Another example is Chevron Phillips Chemical, which has a chemicals deal with Saudi Aramco at Al-Jubail, Saudi Arabia. Aramco, which is also planning an ethylene complex with Sumitomo Chemical, has made the Arabian industry much more complex recently, according to some consultants, by its recent decision to go downstream from petroleum into petrochemicals--thus entering into direct competition with SABIC, one of its primary feedstock customers.
SABIC--which was ranked number 34 in the first C&EN Global Top 50 ranking in 1990 but has grown to reach number 12 last year--is not resting on its laurels. For example, last month, it awarded a service contract to Foster Wheeler to manage the third expansion of its Sharq site.
To support that growth, SABIC in 1994 established a research and technology center in Riyadh, Saudi Arabia; it subsequently added centers in Houston, in 1997, and in India, in 2002.
The Riyadh center, which employs some 550 people, has the long-term goal of developing a new technological base, enabling SABIC to diversify within its core business sectors. Among its accomplishments are a new catalyst to produce 1-butene and a new acetic acid technology based on conversion from ethane.
But other countries in the region are also working to build up their science capabilities to augment abundant natural resources.
A CASE in point is Qatar, which boasts that it sits on the world's largest single gas field and aims to be a world leader in the export of liquefied natural gas. Last year, it established in Doha a Science & Technology Park (STP), part of the Qatar Foundation's Education City campus of schools, universities, and research centers. U.S. universities with degree programs in Education City include Texas A&M, Carnegie Mellon, and Weill Medical College of Cornell.
The first phase of STP's multiuser buildings, currently under construction, will open by the end of the year. Last month, Shell's chief executive, Jeroen van der Veer, committed his company to spend up to $100 million over a 10-year period at STP. "We expect this facility to become one of our company's centers of excellence in the world," he said at the time.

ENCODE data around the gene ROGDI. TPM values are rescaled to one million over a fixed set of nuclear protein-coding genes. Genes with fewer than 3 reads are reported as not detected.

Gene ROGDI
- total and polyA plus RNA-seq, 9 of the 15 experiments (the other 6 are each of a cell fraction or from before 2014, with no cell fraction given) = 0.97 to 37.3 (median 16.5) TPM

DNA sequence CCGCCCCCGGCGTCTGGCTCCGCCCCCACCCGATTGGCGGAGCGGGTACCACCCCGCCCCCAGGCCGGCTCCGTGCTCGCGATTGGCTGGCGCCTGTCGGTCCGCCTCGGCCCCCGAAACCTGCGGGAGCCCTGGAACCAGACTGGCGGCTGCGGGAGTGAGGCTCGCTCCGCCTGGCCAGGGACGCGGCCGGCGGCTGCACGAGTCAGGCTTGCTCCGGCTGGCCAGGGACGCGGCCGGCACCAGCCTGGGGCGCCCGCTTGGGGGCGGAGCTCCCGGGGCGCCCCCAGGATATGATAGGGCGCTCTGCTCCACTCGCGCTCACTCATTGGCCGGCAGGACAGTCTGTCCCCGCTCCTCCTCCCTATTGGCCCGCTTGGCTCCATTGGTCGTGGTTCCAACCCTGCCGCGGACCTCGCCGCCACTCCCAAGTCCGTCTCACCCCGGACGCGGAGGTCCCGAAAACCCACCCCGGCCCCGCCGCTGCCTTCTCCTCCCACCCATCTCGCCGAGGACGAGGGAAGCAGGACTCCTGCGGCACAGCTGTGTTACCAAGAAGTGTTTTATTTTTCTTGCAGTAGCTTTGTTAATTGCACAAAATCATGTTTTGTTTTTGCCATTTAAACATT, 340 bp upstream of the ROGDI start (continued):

And in 2002, Iran's NPC transformed its R&D center into a separate company, National Petrochemical Co. The subsidiary has several areas of focus: improving existing products and processes, acquiring new technologies, developing catalysts, and conducting customer-oriented research for applications and product development.
Among the R&D projects in the region are undoubtedly ones devoted to resolving one sizable problem: a relative shortage of propylene.
The region relies on its ethane feedstock, and its cost advantage is considerable. CMAI's Harris estimates that the cash cost of making a metric ton of high-density polyethylene in the U.S. is $710, compared with $280 in Saudi Arabia. Even adding in import duties and ocean freight costs, Saudi producers can deliver HDPE to U.S. ports at $475 per metric ton, he says.
Moreover, Harris adds, there is little likelihood of the ethane running out. On the other hand, demand for propylene is swamping the available supply.
"Propylene started out as a by-product, then became a coproduct, and now stands alone," he observes. "The growth of propylene and polypropylene is stronger than that of ethylene and polyethylene, as polypropylene has graduated to being a polymer of choice."
But there is little propylene that can be wrested from the Middle East's natural gas-fed crackers, and capacity expansions will bring little of the C3 product along with them. Hence the decision by companies in the region to investigate other routes to propylene, including propane dehydrogenation, which now accounts for 2% of world propylene production; metathesis, which accounts for 1%; and the "tweaking" of fluid catalytic cracking in oil refineries, which accounts for 30%. Steam cracking of naphtha is the world's largest source of propylene, at 67%.
Last year, Basell committed to building a polypropylene plant and upstream propane dehydrogenation unit in Saudi Arabia with Sahara Petrochemical, due onstream in 2007. Other Middle Eastern propylene projects are already under construction.
Metathesis--the disproportionation reaction of ethylene and butylene to form propylene--still has a problem of feedstock economics, although that is moderating, Harris says. Feedstock ethylene is usually higher valued than propylene, but the Asian shortage has caused propylene prices to approach those of the C2 material, making the option more attractive.
Harris and his colleagues at CMAI see propane dehydrogenation accounting for 3% of world supply in 2010, with metathesis and other new technologies even more important at 5% of global supply. Steam cracker propylene will fall to 59% of supply, while refineries will contribute a third of world production.
It's a safe bet that much of that new technology will be installed in the Middle East. A region so committed to expanding its role on the global stage will not ignore any way possible to support that growth.